The LAT reports that Mitt’s thinking of un-suspending his campaign.

Josh Romney, one of former Gov. Mitt Romney’s five sons, says it’s "possible" his father may rejoin the race for the White House, either as a vice presidential candidate or seek to become the Republican Party’s standard bearer if the campaign of Sen. John McCain falters.

The 60-year-old Romney, who "suspended" his campaign for the GOP nomination after a disappointing showing on Super Tuesday and a week later endorsed McCain, was taking a break from politics this weekend on a skiing vacation in Utah with his wife Ann, according to his 32-year-old son.

The elder Romney, who was unable to assemble sufficient conservative support to thwart McCain, has made no public comment since the McCain camp was rocked…

by a controversial article in the New York Times last week first revealed in December in a posting on the Drudge Report.


Because he suspended rather than terminated his campaign, Romney still retains control of the nearly 300 delegates he’s already won. Another former governor, Mike Huckabee, remains in the race and is nearing Romney’s delegate totals, though few give him a realistic chance of catching McCain with more than 900 delegates.

Now, I doubt Mitt would be considering un-suspending his campaign without talking to the GOP bigwigs first. So this trial balloon suggests that GOP bigwigs may well be worried about McCain’s two pressing problems: the Straight Talk for Lobbyists Express seems to be getting traction in the news, and the FEC says McCain is officially taking matching funds, which means he has reached the limit he can spend between now and the GOP Convention in September.

Personally, I think they’re probably more worried about the FEC problem. They probably just can’t understand that having a presidency run by lobbyists might be a problem for the average voter. And if McCain can’t spend between now and September, he will lose.

But here’s the curious bit. At least according to the FEC, they will consider McCain to be receiving matching funds (and therefore to be forced to stop spending) until such a time as they have a quorum so they can consider his request to withdraw from matching funds.

So the McCain campaign sent the Federal Election Commission a letter (pdf) earlier this month saying that he was opting out. But there’s a problem. And FEC Chairman David Mason, a Republican, made it plain in his letter (pdf) yesterday: McCain can’t tell the FEC that he’s out of the system. He can only ask.

And the FEC, which normally has six commissioners, can’t give him an answer until it has a quorum of four commissioners. It currently only has two. That’s because the Senate has been deadlocked over four nominees; Democrats insist on a separate confirmation vote for vote-suppression guru Hans von Spakovsky, and Republicans insist on a single vote for all nominees.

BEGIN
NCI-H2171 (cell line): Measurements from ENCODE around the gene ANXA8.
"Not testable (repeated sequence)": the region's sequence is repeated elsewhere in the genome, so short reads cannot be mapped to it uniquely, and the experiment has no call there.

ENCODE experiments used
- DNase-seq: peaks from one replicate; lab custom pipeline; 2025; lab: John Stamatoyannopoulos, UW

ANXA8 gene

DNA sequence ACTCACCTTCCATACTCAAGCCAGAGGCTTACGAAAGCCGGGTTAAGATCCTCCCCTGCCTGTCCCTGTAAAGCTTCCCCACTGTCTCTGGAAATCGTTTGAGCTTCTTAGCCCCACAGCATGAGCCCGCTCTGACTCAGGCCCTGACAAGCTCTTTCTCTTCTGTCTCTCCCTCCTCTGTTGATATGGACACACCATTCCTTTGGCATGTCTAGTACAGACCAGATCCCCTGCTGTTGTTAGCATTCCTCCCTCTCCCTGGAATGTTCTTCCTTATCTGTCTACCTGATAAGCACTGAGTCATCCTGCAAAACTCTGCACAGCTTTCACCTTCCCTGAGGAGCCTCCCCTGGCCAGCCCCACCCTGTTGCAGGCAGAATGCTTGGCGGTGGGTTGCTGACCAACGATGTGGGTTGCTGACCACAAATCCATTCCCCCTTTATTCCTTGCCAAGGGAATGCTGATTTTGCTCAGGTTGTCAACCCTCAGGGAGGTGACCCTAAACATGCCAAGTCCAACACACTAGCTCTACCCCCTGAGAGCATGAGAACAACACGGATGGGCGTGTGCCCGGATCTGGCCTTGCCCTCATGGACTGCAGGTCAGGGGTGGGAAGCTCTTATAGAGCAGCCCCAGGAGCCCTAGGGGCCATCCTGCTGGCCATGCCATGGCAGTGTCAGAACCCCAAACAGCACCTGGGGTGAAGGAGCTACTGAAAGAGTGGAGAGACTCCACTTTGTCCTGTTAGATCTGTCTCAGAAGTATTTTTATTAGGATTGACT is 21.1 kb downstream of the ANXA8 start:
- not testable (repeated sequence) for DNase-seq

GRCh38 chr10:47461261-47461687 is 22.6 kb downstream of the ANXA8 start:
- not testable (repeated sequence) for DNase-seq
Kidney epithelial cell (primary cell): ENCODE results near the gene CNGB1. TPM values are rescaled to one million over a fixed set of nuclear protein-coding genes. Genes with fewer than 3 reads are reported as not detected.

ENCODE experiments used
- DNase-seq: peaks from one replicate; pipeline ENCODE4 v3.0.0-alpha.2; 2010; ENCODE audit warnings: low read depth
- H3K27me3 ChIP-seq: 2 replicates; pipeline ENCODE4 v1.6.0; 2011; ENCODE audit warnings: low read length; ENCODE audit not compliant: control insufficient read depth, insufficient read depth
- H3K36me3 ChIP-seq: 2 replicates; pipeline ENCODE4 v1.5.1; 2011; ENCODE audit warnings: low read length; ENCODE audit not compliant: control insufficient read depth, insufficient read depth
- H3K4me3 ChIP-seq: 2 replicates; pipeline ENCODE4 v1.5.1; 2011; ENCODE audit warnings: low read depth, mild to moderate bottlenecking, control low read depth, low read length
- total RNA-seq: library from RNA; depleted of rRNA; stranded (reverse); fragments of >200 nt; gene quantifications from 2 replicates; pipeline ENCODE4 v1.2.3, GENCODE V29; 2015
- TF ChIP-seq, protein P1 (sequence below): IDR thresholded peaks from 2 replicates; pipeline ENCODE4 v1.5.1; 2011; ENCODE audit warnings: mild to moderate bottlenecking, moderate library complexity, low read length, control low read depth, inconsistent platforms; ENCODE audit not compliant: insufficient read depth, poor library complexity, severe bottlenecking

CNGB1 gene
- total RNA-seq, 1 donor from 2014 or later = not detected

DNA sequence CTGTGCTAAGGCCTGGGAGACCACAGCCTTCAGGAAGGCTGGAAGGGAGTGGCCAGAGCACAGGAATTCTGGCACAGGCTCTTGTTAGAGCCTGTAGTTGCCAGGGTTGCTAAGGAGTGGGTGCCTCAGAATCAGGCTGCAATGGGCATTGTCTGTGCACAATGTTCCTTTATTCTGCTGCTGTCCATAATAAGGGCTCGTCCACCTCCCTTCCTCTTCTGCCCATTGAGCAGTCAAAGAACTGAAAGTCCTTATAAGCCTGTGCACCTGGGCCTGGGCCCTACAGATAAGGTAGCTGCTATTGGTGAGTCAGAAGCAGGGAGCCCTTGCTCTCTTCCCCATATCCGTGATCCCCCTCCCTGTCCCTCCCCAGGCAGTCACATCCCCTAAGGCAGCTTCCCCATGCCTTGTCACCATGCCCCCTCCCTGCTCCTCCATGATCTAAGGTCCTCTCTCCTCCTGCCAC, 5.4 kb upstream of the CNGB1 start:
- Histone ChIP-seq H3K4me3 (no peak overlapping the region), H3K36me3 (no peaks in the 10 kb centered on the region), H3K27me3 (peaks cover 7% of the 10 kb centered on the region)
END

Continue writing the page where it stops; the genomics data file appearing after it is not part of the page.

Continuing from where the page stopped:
This puts the Dems in a strong position–by denying the FEC a quorum, they can deny McCain the ability to get out of matching funds. They don’t have to do anything except continue to refuse to consider all four nominated commissioners a hearing together; so long as they continue to insist that von Spakovsky receive his own hearing, things won’t move forward.

Unless Mitch McConnell budges on his insistence that all the commissioners receive a hearing together.

But here ‘s the thing. Mitch McConnell (whom I’d include among those GOP bigwigs whose support Mitt would get before threatening to un-suspend his campaign) hates John McCain. Absolutely hates him.

In fact, I’d say that McConnell is one of the most likely sources for the Iseman story in the first place. After all, the first piece of evidence to counter McCain’s denials was McCain’s deposition in McConnell’s suit against the McCain-Feingold campaign finance law (BCRA is one of the reasons McConnell hates McCain so much). The deposition was given to McConnell’s attorney in that suit, Floyd Abrams. While the deposition is publicly available, it is likely that someone pointed Isikoff to it. If so, I’m guessing that someone is rather closer to McConnell than he is to McCain.

In other words, the Iseman smear may have been intended to break (with the nudging of Drudge) back in December, so McCain would lose the nomination to the party bigwigs’ presumptive favorite, Mitt Romney. The same guy threatening to get back in.

Suffice it to say I look forward to seeing whether McConnell helps McCain out of his little FEC problem by withdrawing his demands concerning von Spakovsky. Or whether he forces McCain to choose between breaking the law he passed–or dropping his bid for the Presidency.



Marcy Wheeler aka Emptywheel is an American journalist whose reporting specializes in security and civil liberties.